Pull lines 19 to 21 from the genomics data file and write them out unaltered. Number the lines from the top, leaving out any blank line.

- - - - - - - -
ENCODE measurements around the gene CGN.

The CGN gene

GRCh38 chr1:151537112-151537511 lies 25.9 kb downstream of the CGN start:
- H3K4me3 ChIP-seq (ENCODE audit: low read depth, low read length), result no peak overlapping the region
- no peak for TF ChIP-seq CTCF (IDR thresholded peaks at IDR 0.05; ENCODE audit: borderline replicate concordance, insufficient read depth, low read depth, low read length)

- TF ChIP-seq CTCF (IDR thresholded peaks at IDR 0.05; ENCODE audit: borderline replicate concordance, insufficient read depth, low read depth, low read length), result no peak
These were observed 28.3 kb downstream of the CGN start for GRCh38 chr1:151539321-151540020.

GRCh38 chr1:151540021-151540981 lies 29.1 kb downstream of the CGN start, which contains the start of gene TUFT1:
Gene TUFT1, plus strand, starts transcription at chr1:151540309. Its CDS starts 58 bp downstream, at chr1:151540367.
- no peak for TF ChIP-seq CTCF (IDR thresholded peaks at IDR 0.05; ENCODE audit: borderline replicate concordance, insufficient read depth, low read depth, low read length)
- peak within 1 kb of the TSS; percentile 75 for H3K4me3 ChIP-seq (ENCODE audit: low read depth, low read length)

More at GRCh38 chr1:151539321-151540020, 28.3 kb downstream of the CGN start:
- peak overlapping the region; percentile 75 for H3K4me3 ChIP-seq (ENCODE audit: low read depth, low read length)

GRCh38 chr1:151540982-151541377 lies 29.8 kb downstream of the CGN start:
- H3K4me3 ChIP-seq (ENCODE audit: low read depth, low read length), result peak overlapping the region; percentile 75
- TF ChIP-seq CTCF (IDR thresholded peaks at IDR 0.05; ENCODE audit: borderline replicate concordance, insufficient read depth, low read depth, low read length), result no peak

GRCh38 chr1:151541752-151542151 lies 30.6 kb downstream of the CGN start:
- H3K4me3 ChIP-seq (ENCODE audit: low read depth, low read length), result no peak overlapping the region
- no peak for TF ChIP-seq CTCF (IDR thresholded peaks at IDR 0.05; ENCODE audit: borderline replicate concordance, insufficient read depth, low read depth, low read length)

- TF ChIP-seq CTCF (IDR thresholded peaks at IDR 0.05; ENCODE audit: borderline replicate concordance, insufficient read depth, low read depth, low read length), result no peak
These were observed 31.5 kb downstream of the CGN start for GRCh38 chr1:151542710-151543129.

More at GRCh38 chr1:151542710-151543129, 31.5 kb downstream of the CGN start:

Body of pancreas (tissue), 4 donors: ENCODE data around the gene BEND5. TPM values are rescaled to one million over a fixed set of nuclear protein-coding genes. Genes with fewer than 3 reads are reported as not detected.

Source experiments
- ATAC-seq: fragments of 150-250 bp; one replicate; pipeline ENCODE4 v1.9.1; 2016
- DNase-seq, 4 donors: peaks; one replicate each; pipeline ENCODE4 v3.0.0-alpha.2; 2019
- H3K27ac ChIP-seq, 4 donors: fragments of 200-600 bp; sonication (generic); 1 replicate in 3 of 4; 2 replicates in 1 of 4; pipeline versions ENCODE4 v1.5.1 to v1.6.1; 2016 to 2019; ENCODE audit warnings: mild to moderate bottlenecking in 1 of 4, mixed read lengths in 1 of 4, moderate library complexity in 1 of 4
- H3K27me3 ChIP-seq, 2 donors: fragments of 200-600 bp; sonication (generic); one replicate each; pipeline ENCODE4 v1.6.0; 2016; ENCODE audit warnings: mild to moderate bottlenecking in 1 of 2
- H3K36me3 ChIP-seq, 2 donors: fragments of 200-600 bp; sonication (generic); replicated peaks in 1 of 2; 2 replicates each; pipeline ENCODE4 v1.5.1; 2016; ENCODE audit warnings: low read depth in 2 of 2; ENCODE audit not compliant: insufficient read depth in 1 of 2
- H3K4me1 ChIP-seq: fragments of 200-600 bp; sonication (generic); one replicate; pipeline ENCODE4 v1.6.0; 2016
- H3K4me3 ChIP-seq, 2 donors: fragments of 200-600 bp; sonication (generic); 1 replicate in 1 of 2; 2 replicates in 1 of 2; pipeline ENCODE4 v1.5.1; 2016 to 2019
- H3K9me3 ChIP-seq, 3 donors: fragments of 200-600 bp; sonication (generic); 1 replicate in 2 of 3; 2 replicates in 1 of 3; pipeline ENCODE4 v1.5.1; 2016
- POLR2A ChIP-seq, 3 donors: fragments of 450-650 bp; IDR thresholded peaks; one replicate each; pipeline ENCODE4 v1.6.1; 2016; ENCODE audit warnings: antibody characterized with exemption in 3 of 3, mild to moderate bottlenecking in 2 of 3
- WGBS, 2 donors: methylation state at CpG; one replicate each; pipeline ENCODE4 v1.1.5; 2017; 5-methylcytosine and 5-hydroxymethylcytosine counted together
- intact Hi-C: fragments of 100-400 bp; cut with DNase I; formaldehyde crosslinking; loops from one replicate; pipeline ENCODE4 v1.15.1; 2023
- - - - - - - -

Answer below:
- no peak for TF ChIP-seq CTCF (IDR thresholded peaks at IDR 0.05; ENCODE audit: borderline replicate concordance, insufficient read depth, low read depth, low read length)

- TF ChIP-seq CTCF (IDR thresholded peaks at IDR 0.05; ENCODE audit: borderline replicate concordance, insufficient read depth, low read depth, low read length), result no peak
These were observed 31.5 kb downstream of the CGN start for GRCh38 chr1:151542710-151543129.